Integrity is the acting and speaking in congruence with professional values and ethics. Integrity is founded on the principle of honesty. It demands totality of actions and words. It partially adheres to a client's core values indicating a compromise of integrity. However, complete integrity is ideal. Health insurance managers tend to fall short of acting with integrity in their daily relationships with insurance applicants. Nevertheless, part of their integrity requires that they do fall short and constantly seek…… [Read More]

References

Cassens, B.J. (2012). Preventive medicine and public health. Baltimore: Williams & Wilkins.

Dziegielewski, S.F. (2009). The changing face of health care social work: Professional practice in managed behavioral health care. New York: Springer Pub. Co.

Ebersole, P. (2008). Toward healthy aging: Human needs & nursing response. St. Louis, Mo: Mosby/Elsevier.

Holland, N. & June H. (2010). Multiple Sclerosis: A Self-Care Guide to Wellness. New York: Demos
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My Sister's Keeper

Words: 1509 Length: 4 Pages Document Type: Essay Paper #: 5673961

Sister's Keeper

Edward and Susan: My Sister's Keeper ethical dilemma

The film My Sister's Keeper is an emotionally wrought dramatization of what is a very real medical conundrum for some parents today, given advances in medical technology. The drama revolves around the question of the creation of a 'savior sibling,' genetically designed from birth to help her existing sibling survive (My Sister's Keeper: Science Background Talk, n.d., SCU). In the parallel case of Edward and Susan, a couple with a daughter with Acute Childhood Lymphoid Leukemia, many of the objections that people have raised to IV will not likely be persuasive to them: they have already used the technology to have their first child. Additionally, the sibling would be a wanted child, given the couple had always wanted a bigger family, but had held off because of fears of passing on a genetic disorder. The main ethical question for the…… [Read More]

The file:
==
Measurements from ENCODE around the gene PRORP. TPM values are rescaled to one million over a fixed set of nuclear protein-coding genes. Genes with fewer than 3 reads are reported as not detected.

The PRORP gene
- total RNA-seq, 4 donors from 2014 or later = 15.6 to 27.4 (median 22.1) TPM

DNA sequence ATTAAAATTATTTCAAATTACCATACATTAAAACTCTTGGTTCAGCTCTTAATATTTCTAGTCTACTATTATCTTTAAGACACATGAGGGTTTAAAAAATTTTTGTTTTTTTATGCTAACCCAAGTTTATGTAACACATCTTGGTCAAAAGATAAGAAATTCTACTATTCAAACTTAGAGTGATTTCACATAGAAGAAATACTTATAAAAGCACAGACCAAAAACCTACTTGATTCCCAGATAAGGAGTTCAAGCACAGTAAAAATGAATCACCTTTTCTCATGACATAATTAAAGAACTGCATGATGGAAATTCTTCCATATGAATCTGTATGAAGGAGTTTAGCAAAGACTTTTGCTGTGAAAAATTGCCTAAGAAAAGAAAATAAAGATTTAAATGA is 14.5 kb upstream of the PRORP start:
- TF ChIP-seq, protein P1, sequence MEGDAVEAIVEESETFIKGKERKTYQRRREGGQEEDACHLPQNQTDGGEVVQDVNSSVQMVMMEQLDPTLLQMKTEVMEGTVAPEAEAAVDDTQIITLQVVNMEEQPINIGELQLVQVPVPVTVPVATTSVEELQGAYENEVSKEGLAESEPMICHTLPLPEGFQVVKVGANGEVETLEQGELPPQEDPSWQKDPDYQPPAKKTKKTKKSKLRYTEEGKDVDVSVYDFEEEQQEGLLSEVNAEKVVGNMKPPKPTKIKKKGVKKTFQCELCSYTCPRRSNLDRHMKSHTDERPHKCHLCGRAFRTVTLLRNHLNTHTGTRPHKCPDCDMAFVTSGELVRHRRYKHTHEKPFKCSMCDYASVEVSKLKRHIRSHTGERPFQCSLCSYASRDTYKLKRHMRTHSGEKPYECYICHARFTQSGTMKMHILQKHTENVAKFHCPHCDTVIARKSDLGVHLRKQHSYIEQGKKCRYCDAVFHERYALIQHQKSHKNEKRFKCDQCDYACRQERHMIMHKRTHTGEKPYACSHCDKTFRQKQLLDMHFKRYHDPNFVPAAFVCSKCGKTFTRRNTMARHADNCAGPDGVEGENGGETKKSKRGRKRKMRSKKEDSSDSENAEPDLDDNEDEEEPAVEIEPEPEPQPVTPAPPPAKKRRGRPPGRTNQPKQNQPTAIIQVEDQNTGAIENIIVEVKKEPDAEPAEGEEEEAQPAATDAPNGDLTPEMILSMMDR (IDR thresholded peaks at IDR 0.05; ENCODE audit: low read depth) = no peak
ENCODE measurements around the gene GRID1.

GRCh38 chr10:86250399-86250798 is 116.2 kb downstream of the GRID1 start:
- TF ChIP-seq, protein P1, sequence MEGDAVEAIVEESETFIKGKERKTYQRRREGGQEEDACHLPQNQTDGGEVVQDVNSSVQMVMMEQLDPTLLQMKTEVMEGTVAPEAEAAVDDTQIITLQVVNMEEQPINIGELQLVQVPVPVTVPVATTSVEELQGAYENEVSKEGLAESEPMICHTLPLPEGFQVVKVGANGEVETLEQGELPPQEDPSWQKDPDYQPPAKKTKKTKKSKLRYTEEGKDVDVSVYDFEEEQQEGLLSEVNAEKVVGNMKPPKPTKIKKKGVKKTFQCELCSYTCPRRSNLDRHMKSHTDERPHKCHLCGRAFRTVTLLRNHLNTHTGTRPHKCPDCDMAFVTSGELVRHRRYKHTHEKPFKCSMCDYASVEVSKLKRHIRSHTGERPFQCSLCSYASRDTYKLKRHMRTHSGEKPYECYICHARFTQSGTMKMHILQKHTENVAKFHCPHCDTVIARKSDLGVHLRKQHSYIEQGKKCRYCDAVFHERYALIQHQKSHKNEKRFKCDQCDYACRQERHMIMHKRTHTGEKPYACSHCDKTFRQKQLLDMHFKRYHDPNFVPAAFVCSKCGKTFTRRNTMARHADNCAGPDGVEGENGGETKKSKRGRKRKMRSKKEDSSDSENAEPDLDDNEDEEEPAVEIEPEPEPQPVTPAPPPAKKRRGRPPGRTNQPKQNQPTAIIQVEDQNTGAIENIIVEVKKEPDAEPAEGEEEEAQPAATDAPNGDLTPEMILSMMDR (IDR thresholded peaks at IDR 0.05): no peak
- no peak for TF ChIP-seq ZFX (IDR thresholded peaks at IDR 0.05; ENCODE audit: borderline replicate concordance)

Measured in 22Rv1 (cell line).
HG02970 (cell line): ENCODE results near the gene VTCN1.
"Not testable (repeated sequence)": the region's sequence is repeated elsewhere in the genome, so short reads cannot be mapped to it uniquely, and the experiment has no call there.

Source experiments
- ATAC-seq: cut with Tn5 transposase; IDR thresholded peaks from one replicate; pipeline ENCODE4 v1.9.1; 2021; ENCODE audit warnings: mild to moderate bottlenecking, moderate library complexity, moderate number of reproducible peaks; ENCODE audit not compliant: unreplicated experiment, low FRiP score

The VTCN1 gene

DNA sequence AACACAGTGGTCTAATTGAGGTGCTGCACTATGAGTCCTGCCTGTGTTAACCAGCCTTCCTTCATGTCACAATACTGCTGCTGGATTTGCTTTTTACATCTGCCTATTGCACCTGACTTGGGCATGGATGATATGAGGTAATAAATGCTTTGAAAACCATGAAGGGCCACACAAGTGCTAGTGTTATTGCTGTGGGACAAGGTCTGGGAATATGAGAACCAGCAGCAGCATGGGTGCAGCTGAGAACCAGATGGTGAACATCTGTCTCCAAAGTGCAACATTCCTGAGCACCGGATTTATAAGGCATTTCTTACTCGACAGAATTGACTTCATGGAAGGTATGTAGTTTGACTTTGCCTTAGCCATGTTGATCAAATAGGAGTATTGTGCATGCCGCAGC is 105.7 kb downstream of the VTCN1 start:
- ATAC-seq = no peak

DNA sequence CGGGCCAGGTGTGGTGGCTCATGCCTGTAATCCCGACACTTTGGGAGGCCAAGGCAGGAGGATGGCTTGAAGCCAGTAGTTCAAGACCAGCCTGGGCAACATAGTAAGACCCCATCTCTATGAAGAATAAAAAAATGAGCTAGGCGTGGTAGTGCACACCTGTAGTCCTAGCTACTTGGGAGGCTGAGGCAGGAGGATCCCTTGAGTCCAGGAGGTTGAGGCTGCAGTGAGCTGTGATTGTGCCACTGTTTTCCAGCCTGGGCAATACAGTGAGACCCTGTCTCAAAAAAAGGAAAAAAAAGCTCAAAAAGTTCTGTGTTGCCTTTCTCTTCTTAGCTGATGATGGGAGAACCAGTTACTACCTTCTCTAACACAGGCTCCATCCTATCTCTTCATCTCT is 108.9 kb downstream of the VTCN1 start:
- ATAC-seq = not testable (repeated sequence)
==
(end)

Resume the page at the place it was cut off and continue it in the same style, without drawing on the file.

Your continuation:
References

Marcotty, Jacqueline. (2010) 'Savior sibling' raises a decade of questions. The Seattle Times. http://seattletimes.com/html/health/2013019779_saviorsibling29.html

My Sister's Keeper: Science Background Talk. (n.d.). SCU. Retrieved:

http://www.scu.edu/ethics-center/cases/upload/My-Sisters-Keeper.pdf

In-vitro fertilization. (2013). Arizona Center for Reproductive Endocrinology and Infertility
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Pancreatitis the Pancreas Is an Important Source

Words: 1866 Length: 7 Pages Document Type: Essay Paper #: 45816680

Pancreatitis

The pancreas is an important source of digestive enzymes and fluids, and plays a critical role in regulating blood sugar levels through the production of insulin and glucagon (NDDIC, 2012). Should the pancreas become inflamed there is the risk that the digestive enzymes will become activated within the pancreas, resulting in self-digestion. This disease is known as pancreatitis and even mild cases require hospitalization. This essay will review what is known about pancreatitis in the United States and the clinical guidelines for diagnosis and treatment.

Pancreatitis Pathophysiology, Epidemiology, and Etiology

The digestive enzymes produced by a healthy pancreas are secreted into the small intestine as zymogens, which are enzymes that have their catalytic domain blocked by a peptide group (Berg, Tymoczko, and Stryer, 2002). The intestinal brush border cells secrete enteropeptidase, which removes the peptide blocking the catalytic domain of trypsin. Trypsin then activates the digestive enzymes secreted by…… [Read More]

References

Amerine, Emmie. (2007). Get optimum outcomes for acute pancreatitis patients. Nurse Practitioner, 32(6), 44-48.

Andris, Abby. (2010). Pancreatitis: Understanding the disease and implications for care. AACN Advanced Critical Care, 21(2), 195-204.

Banks, Peter A. And Freeman, Martin L. (2006). Practice guidelines in acute pancreatitis. American Journal of Gastroenterology, 101, 2379-2400.

Berg, J.M., Tymoczko, J.L., and Stryer, L. (2002). Biochemistry, 5th Edition. New York, NY W.H. Freeman. Retrieved 18 Feb. 2013 from http://www.ncbi.nlm.nih.gov/books / NBK22589/.
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Leading Change for Patient and Service Improvement

Words: 4930 Length: 17 Pages Document Type: Essay Paper #: 22919446

Leading hange for Patient and Service Improvement Module

about service quality: Service quality concept in the current literature